Flow’s Community: Reflections in 2016 on Flow 2006
Allison Perlman / University of California – Irvine
For the inaugural Flow conference, we devised a pretty complicated system to constitute panels. It was confusing to our participants, and even those of us on the organizing committee frequently had to remind ourselves of the rules we had mapped for this process. Conveners could invite two people to participate, the Flow organizing committee could invite two people to participate, and the remaining panelists would be drawn from the pool of applicants who responded to the CFPs announcing each roundtable’s central question. Our primary goal in doing it this way was to leave spots on each roundtable for non-academic participants whom either we or the convener would invite to the conference. If the goal of Flow was–and is–to promote conversation, our sense was that these discussions would be richer if, as we talked about industry trends, fandom, and the politics of television, at the table were industry professionals, fans, and media activists. This vision of the conference aligned with our goals for the Flow journal – to create a space for multiple communities interested in television to think together about the medium’s meanings and its changes.
It is hard to overstate how the emphasis on conversation, rather than on the presentation of and response to pre-written papers, was critical to the success of the first Flow. Across the roundtables, there was so much joy and energy and relief to have the space to talk about, for instance, approaches to teaching about television, the uninterrogated assumptions that guide how we determine which television texts are deserving of inquiry, and the relationship between media studies and other fields of academic research. Flow provided a profoundly valuable space for us to speak to one another, to bat around ideas and pose questions that affect our practice but rarely get discussed in a public setting.
But while these conversations were productive and wonderful for the academics in the room, they did not leave a whole lot of space for the non-academics to participate. While many of the non-academics at that first Flow made highly valuable contributions to their roundtables, I sensed that overall they felt that they were only tangentially involved in the conference, their ability to jump in to the discussion sometimes limited by the direction in which it went. Much of this, as organizers, was our fault. As we trained our graduate student roundtable moderators, our emphasis was on how to keep the conversation going, on how to assure that certain individuals did not dominate; we did not think through with them how to cast the discussion so that it did not seem insular to the faculty and the graduate students in the room.
Our relationship with people outside the academy about our work has been a longstanding concern for television scholars. On one hand, as Amanda Ann Klein and Kristen Warner recently have discussed, scholarship on popular culture rarely informs the popular press that it receives, a trend that speaks to the continued devaluation of the work we do and the expertise that informs it. Given the elevation in television’s cultural status in our contemporary moment–and the gushing assessments of its cultural worth in myriad publications–the work of television scholars seems especially critical to the broader conversation over what television does, how it means, where it circulates, who it is for, the labor conditions in which it gets made, the questions that it raises. In other words, it is to everyone’s disadvantage for television scholarship to remain cordoned off, read only within the confines of university classrooms and exam lists, with little impact on the wider dialogue about television practices in the twenty-first century.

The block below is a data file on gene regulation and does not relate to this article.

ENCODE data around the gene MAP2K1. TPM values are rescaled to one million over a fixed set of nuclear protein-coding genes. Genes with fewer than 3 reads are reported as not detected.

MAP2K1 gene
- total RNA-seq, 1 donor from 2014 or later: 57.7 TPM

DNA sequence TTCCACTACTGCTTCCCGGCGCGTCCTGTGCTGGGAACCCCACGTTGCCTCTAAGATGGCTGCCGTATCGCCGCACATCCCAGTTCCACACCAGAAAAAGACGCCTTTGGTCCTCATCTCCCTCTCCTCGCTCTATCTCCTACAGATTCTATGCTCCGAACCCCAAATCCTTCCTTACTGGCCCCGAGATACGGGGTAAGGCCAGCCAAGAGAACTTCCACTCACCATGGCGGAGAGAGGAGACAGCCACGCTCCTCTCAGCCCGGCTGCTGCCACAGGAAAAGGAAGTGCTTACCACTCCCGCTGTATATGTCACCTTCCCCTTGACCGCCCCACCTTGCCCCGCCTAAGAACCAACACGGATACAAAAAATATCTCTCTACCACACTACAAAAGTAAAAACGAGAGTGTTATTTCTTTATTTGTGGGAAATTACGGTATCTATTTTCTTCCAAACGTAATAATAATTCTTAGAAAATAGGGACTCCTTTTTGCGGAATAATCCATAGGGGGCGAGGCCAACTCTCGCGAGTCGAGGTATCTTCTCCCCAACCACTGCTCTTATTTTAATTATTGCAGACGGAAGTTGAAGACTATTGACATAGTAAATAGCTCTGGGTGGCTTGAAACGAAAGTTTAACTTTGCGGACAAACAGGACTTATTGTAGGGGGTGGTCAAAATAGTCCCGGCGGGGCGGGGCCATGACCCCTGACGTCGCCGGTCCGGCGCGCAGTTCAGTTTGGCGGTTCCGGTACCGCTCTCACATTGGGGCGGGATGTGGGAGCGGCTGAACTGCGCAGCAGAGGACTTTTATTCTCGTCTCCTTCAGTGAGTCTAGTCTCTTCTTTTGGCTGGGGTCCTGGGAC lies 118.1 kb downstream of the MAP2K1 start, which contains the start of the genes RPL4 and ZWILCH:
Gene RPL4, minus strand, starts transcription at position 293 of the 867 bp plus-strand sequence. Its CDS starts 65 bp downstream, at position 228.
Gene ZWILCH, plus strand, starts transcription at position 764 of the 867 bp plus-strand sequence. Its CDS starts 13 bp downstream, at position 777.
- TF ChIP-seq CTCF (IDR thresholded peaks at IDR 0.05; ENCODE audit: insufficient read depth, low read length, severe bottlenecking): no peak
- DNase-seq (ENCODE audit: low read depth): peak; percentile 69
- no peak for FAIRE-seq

In addition, on the other hand, our own work often relies on access to people who work within the industry, fans of particular series, activists engaged in struggles over the politics of representation and of distribution. So much critical television scholarship could not be done were it not for the generosity of those who share their stories, their perspectives, their documents with us. These relationships are both informative and generative and, speaking personally, have altered how I have thought about the questions that guide my research and the assumptions that led me to them.
And so fostering dialogue across communities interested in television is unquestionably important–indeed, is vital–but I think what we learned at the first conference was that Flow perhaps was not the place best suited to do this, that there was a need within our own community to have a space to talk to one another. While subsequent Flow conferences have included special panels for, for example, people who work in the industry, my sense is that the roundtables nearly exclusively have been filled by academics, the somewhat byzantine process we used to people them abandoned for a more streamlined and familiar conference method. The Flow journal, for which we had similar aspirations, also seems to be contributed to and read predominantly by students and faculty within media studies.
Going forward, I wonder the degree to which such a realization could inform the subjects of panels. If Flow is the site where we can ask each other tough questions about what we do–in our scholarship, in our classrooms, in our relationships with colleagues in other disciplines, and in our connections to communities outside academe–how might that reconfigure what seems like an important question to ask for a roundtable discussion?
Please feel free to comment.